From Nairobi to Sibiloi National Park

31/08/2014

Our journey began at Nairobi airport where we took a little Cessna plane north 3 hours through Kenya until arriving at the main TBI camp at the eastern side of the lake. Flying the plane was Louise Leakey herself and her colleague Myriam. They are perfect pilots - the landing on the ground of savanna was incredibly soft!

Francisco ready to set off for Kenya 

Finally we arrived at the main TBI camp, a group of 10 large buildings about 1 km from Turkana Lake which was constructed by the local population, thanks to Richard Leakey's efforts and the private funding he secured. It comprises various labs, storage rooms, a kitchen, dormitories for students and researchers, and even a vault for holding precious hominids.

A hippo fossil

The Turkana Basin area is remarkably rich in both human and fauna fossils. Louise’s grandparents began excavating at the source of the lake - the Omo River in Ethiopia. All the fossils were sent to the University of Kenya, but there are so many fossils around the lake, particularly in the Sibiloi National Park, that it will need hundreds of people to find and research them all. For this purpose, the Leakey family founded a paleoanthropological institute here, which also stores the fossils. This has helped to attract more people here and develop the area.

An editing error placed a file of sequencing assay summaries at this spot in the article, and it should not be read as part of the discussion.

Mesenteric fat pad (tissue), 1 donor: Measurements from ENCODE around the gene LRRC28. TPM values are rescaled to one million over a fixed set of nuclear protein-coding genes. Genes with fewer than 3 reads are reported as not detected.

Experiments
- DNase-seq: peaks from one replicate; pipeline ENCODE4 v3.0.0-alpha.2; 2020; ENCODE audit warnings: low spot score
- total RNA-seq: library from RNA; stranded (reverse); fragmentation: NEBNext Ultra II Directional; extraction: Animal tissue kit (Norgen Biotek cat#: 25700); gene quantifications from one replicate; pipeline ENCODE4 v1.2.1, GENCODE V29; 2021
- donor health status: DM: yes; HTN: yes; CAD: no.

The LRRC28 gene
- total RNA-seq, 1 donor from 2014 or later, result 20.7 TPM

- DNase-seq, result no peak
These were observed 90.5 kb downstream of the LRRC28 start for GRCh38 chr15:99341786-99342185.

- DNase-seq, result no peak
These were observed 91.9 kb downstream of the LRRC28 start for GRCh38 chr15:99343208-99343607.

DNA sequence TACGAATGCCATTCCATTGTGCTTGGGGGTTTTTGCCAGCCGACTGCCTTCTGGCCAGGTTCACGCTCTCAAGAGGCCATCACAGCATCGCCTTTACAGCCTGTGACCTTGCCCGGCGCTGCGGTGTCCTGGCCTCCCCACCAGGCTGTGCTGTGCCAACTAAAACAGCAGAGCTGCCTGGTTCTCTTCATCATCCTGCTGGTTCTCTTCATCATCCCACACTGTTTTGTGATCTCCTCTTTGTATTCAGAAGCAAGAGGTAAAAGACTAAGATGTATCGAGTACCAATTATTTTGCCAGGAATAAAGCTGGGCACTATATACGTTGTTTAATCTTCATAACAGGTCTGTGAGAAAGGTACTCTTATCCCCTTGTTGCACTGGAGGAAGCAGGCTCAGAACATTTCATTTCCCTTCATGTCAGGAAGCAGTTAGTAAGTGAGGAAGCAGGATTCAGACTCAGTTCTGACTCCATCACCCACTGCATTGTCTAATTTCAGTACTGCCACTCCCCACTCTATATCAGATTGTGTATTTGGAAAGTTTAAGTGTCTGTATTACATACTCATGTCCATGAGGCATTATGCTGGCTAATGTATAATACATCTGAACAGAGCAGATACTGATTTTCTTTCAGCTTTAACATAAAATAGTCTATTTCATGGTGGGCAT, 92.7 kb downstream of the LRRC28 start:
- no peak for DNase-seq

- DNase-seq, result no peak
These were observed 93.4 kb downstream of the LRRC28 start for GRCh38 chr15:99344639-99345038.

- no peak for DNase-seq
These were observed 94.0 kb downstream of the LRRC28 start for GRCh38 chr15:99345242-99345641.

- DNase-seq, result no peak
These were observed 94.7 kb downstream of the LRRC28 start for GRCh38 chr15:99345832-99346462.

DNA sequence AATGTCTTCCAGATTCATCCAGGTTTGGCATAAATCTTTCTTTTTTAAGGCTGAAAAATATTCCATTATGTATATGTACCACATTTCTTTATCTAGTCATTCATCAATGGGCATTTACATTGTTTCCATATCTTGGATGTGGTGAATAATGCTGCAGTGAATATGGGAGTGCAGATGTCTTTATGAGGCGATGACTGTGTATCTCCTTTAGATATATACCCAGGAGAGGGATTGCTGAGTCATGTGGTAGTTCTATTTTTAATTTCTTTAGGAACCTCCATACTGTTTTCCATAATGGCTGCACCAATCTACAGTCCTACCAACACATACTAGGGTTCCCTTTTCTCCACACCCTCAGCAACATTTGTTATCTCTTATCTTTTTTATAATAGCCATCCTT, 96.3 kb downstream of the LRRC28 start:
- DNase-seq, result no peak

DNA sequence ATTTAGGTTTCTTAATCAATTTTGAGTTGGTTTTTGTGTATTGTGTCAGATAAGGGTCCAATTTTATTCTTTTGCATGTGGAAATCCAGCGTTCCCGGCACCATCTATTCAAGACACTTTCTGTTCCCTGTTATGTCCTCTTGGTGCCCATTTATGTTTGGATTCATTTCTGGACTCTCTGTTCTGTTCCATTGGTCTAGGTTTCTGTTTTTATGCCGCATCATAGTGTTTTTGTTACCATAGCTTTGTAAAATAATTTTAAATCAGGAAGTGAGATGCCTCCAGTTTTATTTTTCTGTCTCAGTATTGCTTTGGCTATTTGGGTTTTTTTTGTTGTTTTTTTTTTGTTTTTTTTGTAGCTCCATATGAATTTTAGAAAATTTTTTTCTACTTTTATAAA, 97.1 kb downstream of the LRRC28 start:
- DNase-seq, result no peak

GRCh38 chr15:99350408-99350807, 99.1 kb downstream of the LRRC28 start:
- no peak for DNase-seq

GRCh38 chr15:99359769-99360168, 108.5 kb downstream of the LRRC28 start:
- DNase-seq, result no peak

Prehistoric animal remains found at the excavation site and waiting to be carefully cleaned, examined and documented.

At the TBI camp we met Richard Leakey and his wife Meave, who are really kind and modest, despite their status as prominent figures in human evolution research history. With them was a geologist named Karen and a bunch of native workers that help and support all TBI activities.

Denis getting ready to scan a boar skull.

It was raining today in Sibiloi National Park and a comfortable +25 degrees. However, the excavation sites have turned muddy and are difficult to reach by car. The plan for the rest of the day is to scan a fossilized boar’s head for training purposes and some modern day rhinoceros, giraffe and crocodile bone remains. Our plans for the next few days include camping a few nights at another location and scanning the remains of a crocodile, an elephant and a giant turtle right in the field!

A 3D scan of a boar skull, taken at the Turkana Basin paleontological site, Kenya

 

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